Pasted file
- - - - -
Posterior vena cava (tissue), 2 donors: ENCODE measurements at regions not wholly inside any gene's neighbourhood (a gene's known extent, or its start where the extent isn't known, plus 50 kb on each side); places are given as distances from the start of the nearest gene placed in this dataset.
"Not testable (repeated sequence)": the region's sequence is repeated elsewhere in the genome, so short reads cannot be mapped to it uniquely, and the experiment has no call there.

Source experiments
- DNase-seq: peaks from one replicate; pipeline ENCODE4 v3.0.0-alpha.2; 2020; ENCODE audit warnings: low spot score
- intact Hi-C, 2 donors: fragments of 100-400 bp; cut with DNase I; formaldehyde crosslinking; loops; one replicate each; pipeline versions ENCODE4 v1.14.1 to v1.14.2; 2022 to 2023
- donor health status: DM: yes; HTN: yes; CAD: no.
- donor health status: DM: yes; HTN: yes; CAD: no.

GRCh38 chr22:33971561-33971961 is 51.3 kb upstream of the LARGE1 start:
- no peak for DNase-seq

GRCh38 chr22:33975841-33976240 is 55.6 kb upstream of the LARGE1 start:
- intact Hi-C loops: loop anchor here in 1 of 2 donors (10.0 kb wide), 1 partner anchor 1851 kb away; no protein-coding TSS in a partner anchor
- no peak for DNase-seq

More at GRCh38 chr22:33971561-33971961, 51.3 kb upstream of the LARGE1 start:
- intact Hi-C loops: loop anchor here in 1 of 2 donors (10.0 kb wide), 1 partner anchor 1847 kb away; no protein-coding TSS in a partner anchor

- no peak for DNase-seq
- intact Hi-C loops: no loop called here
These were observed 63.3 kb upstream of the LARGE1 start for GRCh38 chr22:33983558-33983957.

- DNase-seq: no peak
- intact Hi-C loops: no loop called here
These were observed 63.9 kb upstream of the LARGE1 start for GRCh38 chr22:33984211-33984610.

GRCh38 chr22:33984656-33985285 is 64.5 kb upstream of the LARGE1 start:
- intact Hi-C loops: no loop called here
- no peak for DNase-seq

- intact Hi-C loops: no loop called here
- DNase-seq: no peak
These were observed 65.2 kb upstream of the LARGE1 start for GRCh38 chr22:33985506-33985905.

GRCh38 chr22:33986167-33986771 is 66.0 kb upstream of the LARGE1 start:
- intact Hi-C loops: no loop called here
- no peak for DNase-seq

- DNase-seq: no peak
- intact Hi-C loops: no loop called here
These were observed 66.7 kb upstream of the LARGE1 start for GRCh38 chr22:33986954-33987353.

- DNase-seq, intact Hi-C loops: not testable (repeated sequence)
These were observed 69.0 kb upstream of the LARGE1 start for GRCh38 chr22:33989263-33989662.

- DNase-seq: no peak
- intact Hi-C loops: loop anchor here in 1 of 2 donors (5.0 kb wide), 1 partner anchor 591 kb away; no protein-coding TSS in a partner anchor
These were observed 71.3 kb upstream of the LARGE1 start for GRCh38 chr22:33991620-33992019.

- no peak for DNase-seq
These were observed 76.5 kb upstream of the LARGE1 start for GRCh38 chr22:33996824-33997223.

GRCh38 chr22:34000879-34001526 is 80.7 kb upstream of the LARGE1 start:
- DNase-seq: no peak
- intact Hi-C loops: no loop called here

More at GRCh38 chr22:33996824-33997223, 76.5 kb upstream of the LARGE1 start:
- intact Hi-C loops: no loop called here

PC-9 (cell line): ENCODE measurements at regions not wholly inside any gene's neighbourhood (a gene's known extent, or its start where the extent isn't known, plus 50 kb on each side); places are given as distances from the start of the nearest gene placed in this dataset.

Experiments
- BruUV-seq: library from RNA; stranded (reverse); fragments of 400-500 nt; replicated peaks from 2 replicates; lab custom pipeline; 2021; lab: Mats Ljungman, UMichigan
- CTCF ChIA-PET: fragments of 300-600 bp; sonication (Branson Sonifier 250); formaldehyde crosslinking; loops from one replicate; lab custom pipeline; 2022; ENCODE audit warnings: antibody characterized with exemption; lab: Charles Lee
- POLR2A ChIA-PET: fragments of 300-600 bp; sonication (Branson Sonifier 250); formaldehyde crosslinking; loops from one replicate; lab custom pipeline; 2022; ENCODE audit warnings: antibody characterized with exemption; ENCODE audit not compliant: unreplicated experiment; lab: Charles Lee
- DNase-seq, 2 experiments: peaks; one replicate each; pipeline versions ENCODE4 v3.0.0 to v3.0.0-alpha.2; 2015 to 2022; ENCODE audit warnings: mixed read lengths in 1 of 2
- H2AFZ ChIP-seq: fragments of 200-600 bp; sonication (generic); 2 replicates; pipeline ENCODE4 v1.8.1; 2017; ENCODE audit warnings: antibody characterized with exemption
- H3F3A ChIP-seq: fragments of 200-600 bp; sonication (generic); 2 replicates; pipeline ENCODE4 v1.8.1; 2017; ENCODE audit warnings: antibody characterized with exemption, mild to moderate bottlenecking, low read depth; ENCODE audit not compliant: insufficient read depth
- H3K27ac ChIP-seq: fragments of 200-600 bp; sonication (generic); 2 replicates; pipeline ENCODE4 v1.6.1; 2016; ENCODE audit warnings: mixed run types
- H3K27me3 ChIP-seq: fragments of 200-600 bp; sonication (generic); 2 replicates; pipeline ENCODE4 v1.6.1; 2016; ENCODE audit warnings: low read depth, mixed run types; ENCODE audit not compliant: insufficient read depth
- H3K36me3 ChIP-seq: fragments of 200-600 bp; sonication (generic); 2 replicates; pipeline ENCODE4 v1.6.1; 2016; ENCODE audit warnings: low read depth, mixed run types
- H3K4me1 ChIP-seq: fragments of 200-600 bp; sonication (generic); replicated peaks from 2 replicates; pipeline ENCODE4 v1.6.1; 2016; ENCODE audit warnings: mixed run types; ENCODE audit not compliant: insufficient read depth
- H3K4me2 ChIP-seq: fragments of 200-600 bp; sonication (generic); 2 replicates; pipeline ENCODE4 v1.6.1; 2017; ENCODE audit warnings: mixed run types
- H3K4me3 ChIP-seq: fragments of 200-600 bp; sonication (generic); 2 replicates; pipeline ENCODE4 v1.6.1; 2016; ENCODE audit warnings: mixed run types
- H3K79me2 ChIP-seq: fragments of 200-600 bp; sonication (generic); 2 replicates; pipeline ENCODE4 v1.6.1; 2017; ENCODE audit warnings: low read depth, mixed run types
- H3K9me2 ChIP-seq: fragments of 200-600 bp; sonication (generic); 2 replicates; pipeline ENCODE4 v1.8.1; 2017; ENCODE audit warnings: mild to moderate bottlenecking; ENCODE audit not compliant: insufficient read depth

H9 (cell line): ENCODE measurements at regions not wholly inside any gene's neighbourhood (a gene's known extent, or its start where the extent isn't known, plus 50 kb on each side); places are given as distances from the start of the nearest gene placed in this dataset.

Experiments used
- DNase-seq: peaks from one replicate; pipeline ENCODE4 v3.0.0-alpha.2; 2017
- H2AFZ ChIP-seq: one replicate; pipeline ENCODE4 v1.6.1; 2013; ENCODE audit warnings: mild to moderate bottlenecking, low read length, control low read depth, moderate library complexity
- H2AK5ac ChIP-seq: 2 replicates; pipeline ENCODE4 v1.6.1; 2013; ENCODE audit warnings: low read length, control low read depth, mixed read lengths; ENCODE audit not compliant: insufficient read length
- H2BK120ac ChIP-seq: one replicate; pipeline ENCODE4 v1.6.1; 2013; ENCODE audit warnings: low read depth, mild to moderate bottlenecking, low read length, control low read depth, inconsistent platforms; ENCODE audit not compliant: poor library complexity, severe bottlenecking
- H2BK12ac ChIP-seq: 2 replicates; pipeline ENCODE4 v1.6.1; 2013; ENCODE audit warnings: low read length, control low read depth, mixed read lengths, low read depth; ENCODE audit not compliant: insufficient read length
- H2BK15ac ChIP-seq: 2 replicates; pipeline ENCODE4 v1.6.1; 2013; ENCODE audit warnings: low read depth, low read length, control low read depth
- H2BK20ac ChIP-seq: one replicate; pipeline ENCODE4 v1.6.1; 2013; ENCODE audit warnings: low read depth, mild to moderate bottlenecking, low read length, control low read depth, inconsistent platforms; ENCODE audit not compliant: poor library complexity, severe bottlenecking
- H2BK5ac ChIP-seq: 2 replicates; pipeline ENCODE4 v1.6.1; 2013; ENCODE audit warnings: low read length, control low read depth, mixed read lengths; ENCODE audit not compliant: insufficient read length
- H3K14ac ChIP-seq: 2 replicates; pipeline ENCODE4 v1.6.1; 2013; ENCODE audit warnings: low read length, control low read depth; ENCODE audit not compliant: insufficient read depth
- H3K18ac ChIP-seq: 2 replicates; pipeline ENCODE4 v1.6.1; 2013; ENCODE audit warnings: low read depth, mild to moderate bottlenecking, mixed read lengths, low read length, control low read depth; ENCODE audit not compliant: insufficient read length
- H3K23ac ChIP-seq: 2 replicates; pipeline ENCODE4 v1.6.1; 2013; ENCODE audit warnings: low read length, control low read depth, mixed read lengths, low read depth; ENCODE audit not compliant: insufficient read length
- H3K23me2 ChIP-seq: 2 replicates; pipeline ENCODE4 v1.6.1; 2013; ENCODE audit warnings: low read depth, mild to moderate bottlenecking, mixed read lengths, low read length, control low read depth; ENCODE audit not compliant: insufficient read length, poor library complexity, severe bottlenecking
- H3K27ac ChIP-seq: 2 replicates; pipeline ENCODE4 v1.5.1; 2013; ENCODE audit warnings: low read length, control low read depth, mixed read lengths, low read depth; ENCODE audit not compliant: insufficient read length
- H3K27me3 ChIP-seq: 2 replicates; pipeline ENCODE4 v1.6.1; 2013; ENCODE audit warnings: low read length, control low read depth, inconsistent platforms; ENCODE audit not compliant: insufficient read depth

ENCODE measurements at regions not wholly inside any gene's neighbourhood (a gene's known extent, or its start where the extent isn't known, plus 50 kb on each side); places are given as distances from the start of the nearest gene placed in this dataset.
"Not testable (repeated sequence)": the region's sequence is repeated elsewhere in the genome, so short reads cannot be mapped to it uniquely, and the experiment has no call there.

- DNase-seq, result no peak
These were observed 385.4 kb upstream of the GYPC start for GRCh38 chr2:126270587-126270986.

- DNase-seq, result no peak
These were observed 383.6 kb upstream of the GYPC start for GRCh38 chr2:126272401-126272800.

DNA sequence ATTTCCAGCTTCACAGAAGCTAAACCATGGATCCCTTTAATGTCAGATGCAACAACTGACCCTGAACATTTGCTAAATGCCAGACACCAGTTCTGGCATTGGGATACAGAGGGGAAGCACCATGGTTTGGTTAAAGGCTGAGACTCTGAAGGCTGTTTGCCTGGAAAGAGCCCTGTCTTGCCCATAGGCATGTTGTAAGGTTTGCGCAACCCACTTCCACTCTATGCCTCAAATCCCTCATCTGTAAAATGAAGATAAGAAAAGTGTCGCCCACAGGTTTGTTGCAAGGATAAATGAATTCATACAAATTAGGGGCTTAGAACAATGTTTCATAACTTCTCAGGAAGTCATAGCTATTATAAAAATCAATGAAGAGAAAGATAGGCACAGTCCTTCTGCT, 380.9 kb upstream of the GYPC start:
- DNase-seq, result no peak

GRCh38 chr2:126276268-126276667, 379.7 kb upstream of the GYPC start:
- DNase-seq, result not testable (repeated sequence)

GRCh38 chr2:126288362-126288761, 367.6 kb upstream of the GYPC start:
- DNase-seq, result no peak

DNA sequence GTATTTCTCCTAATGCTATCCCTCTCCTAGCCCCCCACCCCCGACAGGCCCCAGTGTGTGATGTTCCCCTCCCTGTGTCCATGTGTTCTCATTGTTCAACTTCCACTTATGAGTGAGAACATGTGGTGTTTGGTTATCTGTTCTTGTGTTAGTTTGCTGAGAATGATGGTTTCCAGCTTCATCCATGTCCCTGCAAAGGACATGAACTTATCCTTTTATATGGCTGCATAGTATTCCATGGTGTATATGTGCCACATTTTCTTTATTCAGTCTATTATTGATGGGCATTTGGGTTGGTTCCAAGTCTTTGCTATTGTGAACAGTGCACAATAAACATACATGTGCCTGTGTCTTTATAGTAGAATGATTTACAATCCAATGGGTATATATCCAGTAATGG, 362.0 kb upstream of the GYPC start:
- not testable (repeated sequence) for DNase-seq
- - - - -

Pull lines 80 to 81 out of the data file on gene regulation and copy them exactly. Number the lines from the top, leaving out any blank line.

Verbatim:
These were observed 385.4 kb upstream of the GYPC start for GRCh38 chr2:126270587-126270986.

- DNase-seq, result no peak